In sync with the times

Priya: In Incredible Indyaa
By Namita Gokhale.
Viking/Penguin.
Pages 193. Rs 350.

Reviewed by Aditi Garg

MUCH has been said and written about the Great Indian Woman, be it in the role of the sacrificing mother, the understanding wife, the scheming mother-in-law or the dutiful sister. A lot of it is still relevant, but not all is as serene as it appears. Time changes everything, and women in India have not been untouched by it. They stand at the confluence of traditional and contemporary times, swayed to either side with equal ease as per the demand of the situation. This change has come about as much from social pressures as from a desire from within. She can be the perfect wife, homemaker or businesswoman, allows herself little indiscretions on the side and ignore her husbandís philandering, if she chooses to.

Namita Gokhale is a writer par excellence. Her latest novel Priya applauds her qualities as a writer. She has the amazing ability to rivet the reader and entice them in the lives of her characters. This novel is a sequel to her 1984 bestseller Paro. She is a writer, publisher and co-director of the Jaipur Literature Festival. She has written Paro: Dreams of Passion, A Himalayan Love Story, Gods, Graves and Grandmother, The Book of Shadows and Shakuntala: The Play of Memories. Her non-fiction works include The Book of Shiva and Mountain Echoes: Reminiscences of Kumaoni Women.

Priya is the quintessential Indian housewife. She has been by her husbandís side through his rise from being a lawyer to the dizzying heights of Delhiís high-flying political circle. From being a girl from Mumbai, who had grown up in a one-bedroom apartment, she now has a sprawling mansion. Her husbandís success has been heady for her and she makes the best of it while trying to keep a level head. She meets all kinds of people; those who seek her friendship to reach her husband and those who want to be seen with her for the sake of it. Then, there are those who are just plain poisonous. Her life centres around her husband and their two sons. Her relationship with each one of them has varying shades of emotions that are insightful. She tries to give her sons space but cannot resist the temptation to snoop in on them once in a while. And she is actively involved in the process of finding them the right wives, though it would not be wrong to say that she is in fact looking for dutiful daughters-in-law.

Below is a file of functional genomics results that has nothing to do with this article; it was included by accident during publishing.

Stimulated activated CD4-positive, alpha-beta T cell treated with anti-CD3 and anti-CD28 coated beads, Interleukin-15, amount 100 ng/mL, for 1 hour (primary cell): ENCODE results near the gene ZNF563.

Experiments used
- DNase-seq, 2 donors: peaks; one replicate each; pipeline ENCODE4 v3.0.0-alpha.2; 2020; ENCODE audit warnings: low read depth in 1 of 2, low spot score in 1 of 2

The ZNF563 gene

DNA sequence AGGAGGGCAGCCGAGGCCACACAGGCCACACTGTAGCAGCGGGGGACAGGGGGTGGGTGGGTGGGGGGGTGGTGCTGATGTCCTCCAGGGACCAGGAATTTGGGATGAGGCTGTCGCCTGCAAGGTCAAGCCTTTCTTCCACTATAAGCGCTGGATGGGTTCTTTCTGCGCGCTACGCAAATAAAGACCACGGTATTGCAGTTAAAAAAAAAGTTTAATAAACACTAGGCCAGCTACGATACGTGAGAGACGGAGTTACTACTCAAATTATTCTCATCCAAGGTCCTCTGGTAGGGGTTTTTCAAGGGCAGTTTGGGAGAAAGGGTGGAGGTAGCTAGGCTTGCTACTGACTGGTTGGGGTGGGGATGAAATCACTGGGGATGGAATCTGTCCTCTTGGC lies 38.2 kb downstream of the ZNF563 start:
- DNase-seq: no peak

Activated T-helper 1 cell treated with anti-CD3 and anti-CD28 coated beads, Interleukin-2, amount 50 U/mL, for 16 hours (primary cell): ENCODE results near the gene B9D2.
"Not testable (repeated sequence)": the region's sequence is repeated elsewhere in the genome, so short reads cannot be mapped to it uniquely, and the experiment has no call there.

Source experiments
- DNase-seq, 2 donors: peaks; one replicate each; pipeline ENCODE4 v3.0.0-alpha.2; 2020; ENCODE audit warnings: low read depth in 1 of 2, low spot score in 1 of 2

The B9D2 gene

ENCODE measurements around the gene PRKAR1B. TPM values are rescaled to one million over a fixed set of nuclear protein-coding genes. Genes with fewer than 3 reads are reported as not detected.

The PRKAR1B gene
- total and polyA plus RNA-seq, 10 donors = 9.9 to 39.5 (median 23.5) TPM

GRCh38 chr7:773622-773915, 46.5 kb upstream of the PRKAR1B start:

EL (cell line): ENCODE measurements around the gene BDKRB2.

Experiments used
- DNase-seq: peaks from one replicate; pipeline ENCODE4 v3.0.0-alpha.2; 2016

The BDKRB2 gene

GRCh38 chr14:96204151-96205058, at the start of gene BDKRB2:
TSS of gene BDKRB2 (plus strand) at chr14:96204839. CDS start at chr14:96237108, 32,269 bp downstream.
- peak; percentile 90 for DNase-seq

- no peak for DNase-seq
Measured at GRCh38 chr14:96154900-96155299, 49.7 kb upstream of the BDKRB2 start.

Priya holds on to old memories like old friends. And her old friends have become mere memories. Though she is perturbed by her husbandís liaisons, she chooses to ignore them. She may seem like a fragile housewife but she stands like a rock through everything. There is so much more to her. The writer has shown her many facets that go on to prove that her simple life is anything but that. Her shades of grey do not evoke a negative response but makes her more human. Though the language is not always very simple, it does not impede the pace of the novel. Rather it feels more like a part of the plot. The style of writing raises it above the realm of chick-lit.





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